Research ArticleALLERGY

Platelets expressing IgG receptor FcγRIIA/CD32A determine the severity of experimental anaphylaxis

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Science Immunology  13 Apr 2018:
Vol. 3, Issue 22, eaan5997
DOI: 10.1126/sciimmunol.aan5997

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Potent platelets

Anaphylaxis results from inappropriate immune responses to allergens. Human platelets express the IgG receptor FcγRIIA/CD32A and release inflammatory mediators in response to their engagement, but their contribution to anaphylaxis is not well understood. Beutier et al. developed mouse models that express either human FcγRIIA/CD32A alone or the full human IgG receptor complexity to understand the role of platelets in anaphylaxis. Anaphylaxis induced a marked decrease in platelet levels, but preventive platelet depletion reduced anaphylaxis severity. A clinical study of patients with drug-induced anaphylaxis revealed that a severe reaction was likewise associated with fewer circulating platelets. Activated platelets released serotonin, which contributed to anaphylaxis severity. These results reveal a critical role for platelets in IgG-mediated anaphylaxis.

Abstract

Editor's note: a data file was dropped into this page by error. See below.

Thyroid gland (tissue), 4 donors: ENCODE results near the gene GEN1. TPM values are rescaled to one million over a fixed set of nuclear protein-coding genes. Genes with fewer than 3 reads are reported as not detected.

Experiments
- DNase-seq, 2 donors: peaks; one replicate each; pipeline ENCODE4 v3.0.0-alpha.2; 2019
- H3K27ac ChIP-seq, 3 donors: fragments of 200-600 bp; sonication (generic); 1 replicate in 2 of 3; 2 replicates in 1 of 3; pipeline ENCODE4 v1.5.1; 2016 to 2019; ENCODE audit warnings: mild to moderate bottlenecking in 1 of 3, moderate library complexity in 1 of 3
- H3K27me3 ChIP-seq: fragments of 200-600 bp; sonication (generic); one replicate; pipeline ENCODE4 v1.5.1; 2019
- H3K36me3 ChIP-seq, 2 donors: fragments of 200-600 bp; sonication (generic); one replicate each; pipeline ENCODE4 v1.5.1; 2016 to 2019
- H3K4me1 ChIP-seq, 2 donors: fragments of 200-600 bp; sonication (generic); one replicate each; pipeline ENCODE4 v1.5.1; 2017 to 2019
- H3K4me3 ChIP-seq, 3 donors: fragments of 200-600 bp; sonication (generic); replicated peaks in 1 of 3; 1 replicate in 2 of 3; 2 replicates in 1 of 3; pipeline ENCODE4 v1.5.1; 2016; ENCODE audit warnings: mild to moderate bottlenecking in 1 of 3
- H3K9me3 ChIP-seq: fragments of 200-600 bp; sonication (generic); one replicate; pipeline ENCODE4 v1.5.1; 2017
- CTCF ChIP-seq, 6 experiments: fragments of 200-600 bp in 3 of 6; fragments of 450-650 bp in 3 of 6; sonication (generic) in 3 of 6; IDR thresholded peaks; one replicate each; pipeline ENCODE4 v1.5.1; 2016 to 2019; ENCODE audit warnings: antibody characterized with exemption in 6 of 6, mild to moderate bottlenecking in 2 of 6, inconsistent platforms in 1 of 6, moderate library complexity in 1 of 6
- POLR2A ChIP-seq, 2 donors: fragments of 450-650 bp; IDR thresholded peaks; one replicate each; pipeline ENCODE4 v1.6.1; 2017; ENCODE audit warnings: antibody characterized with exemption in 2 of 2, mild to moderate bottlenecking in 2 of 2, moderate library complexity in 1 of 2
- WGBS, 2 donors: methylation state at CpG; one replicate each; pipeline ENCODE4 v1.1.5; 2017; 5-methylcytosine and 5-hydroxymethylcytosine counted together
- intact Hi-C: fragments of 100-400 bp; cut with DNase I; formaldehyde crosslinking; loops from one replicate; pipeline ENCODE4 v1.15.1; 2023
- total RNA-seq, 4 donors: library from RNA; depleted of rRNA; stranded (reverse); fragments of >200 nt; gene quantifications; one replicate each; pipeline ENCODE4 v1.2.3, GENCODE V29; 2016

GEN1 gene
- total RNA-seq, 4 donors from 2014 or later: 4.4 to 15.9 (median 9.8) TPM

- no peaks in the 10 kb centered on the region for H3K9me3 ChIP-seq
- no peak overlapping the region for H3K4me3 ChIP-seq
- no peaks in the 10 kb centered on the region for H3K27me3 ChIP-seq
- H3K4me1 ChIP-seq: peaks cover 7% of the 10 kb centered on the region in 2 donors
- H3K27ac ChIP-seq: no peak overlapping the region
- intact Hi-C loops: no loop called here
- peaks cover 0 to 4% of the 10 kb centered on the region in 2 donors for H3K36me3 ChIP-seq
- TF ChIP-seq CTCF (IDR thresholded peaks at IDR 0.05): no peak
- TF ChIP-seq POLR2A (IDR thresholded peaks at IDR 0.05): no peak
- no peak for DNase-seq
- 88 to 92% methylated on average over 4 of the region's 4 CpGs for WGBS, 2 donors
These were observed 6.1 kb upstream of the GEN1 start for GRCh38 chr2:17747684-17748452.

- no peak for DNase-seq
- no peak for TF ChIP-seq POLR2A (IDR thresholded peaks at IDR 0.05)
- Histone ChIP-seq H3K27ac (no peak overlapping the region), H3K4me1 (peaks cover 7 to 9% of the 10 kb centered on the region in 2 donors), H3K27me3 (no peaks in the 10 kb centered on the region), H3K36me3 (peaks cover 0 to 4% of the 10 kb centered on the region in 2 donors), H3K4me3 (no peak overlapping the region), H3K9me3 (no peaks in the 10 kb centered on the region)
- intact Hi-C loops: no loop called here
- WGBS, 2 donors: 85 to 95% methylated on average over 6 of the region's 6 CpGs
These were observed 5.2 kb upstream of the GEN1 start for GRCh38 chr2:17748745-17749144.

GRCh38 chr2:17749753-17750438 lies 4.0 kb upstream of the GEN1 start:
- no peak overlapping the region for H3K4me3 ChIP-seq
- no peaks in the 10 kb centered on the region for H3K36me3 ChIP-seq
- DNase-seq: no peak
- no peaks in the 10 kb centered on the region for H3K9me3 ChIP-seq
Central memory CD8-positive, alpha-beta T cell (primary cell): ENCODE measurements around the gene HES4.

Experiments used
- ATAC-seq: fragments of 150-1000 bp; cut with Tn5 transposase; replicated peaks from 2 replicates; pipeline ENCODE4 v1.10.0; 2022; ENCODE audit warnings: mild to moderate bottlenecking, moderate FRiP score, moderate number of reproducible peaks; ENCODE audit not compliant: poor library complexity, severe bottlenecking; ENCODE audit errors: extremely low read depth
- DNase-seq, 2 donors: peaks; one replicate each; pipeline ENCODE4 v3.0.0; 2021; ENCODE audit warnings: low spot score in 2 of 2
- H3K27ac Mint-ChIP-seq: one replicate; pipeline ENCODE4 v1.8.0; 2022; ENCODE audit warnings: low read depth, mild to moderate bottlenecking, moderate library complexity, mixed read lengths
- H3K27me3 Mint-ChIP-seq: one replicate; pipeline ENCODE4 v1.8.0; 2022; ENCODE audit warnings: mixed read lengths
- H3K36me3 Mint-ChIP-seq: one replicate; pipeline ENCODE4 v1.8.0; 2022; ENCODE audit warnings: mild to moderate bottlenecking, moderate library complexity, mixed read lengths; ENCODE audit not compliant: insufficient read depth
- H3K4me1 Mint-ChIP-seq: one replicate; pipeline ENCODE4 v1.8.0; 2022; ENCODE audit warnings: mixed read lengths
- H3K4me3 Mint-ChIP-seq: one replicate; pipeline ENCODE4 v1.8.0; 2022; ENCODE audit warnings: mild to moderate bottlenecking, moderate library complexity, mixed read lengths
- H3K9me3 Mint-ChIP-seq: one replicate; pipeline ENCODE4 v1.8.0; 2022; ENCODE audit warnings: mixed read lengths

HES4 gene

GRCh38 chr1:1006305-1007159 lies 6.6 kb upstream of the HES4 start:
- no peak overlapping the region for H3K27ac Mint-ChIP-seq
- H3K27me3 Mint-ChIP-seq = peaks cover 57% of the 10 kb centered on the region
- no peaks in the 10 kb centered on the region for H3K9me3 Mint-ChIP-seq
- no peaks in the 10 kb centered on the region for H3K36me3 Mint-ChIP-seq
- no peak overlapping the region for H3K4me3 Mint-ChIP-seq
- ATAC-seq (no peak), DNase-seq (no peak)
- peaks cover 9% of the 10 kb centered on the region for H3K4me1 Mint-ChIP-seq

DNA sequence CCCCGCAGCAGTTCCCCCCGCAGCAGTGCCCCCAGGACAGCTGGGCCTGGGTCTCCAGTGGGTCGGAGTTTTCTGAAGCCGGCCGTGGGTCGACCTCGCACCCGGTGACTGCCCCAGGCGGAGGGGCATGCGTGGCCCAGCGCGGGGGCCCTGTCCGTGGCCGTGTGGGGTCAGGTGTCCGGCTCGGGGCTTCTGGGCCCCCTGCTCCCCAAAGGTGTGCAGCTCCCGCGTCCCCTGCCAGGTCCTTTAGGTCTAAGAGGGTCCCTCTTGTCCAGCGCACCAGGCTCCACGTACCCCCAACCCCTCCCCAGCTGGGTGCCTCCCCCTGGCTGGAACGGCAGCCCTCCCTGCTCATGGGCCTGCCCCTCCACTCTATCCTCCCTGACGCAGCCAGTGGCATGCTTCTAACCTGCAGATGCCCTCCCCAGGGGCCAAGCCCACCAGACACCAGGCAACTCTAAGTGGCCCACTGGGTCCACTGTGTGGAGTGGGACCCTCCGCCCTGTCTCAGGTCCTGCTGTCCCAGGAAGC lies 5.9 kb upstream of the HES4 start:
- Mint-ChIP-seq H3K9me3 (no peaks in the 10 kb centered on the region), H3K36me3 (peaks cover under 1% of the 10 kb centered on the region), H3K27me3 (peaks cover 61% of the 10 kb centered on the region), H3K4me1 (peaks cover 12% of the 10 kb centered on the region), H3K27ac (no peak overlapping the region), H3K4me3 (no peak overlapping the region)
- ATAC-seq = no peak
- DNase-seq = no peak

Platelets are key regulators of vascular integrity; however, their role in anaphylaxis, a life-threatening systemic allergic reaction characterized by the loss of vascular integrity and vascular leakage, remains unknown. Anaphylaxis is a consequence of inappropriate cellular responses triggered by antibodies to generally harmless antigens, resulting in a massive mediator release and rapidly occurring organ dysfunction. Human platelets express receptors for immunoglobulin G (IgG) antibodies and can release potent mediators, yet their contribution to anaphylaxis has not been previously addressed in mouse models, probably because mice do not express IgG receptors on platelets. We investigated the contribution of platelets to IgG-dependent anaphylaxis in human IgG receptor–expressing mouse models and a cohort of patients suffering from drug-induced anaphylaxis. Platelet counts dropped immediately and markedly upon anaphylaxis induction only when they expressed the human IgG receptor FcγRIIA/CD32A. Platelet depletion attenuated anaphylaxis, whereas thrombocythemia substantially worsened its severity. FcγRIIA-expressing platelets were directly activated by IgG immune complexes in vivo and were sufficient to restore susceptibility to anaphylaxis in resistant mice. Serotonin released by activated platelets contributed to anaphylaxis severity. Data from a cohort of patients suffering from drug-induced anaphylaxis indicated that platelet activation was associated with anaphylaxis severity and was accompanied by a reduction in circulating platelet numbers. Our findings identify platelets as critical players in IgG-dependent anaphylaxis and provide a rationale for the design of platelet-targeting strategies to attenuate the severity of anaphylactic reactions.

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